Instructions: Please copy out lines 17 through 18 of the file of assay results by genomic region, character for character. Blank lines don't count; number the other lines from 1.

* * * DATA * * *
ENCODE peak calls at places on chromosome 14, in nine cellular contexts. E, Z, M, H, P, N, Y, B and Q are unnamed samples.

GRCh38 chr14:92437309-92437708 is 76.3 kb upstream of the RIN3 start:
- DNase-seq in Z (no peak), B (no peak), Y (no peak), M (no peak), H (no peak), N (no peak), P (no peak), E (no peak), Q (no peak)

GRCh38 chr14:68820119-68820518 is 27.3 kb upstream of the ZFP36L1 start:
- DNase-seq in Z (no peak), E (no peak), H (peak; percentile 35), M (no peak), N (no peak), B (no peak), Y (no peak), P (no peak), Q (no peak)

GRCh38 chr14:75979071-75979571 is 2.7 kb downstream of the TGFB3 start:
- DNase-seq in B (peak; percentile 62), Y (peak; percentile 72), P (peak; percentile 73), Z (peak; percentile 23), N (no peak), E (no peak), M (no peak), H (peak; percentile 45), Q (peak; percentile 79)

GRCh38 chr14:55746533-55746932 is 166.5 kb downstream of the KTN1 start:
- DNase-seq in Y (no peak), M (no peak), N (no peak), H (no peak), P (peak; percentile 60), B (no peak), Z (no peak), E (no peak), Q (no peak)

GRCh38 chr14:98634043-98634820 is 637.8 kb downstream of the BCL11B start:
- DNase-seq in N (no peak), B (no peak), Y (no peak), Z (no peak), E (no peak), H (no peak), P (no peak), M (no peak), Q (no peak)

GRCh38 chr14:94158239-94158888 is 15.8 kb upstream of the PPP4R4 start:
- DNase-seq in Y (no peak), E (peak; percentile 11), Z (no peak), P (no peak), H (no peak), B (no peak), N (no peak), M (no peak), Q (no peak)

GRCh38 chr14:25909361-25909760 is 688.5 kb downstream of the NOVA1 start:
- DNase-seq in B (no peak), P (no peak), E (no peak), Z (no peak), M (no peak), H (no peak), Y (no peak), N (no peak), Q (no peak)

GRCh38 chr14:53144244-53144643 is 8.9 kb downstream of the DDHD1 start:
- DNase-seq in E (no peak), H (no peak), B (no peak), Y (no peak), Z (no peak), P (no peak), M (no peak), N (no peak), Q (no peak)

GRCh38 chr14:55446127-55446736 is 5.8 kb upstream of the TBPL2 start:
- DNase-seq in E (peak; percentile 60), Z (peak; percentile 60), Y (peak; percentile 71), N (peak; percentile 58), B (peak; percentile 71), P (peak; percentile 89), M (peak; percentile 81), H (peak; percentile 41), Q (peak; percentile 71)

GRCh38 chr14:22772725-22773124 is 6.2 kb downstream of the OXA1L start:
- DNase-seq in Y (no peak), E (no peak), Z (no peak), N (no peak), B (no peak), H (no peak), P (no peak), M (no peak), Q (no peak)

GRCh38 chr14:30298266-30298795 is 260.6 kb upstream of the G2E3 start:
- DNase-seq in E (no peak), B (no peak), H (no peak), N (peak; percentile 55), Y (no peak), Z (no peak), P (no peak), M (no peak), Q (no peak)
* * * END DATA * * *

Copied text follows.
- DNase-seq in E (no peak), H (no peak), B (no peak), Y (no peak), Z (no peak), P (no peak), M (no peak), N (no peak), Q (no peak)

GRCh38 chr14:55446127-55446736 is 5.8 kb upstream of the TBPL2 start: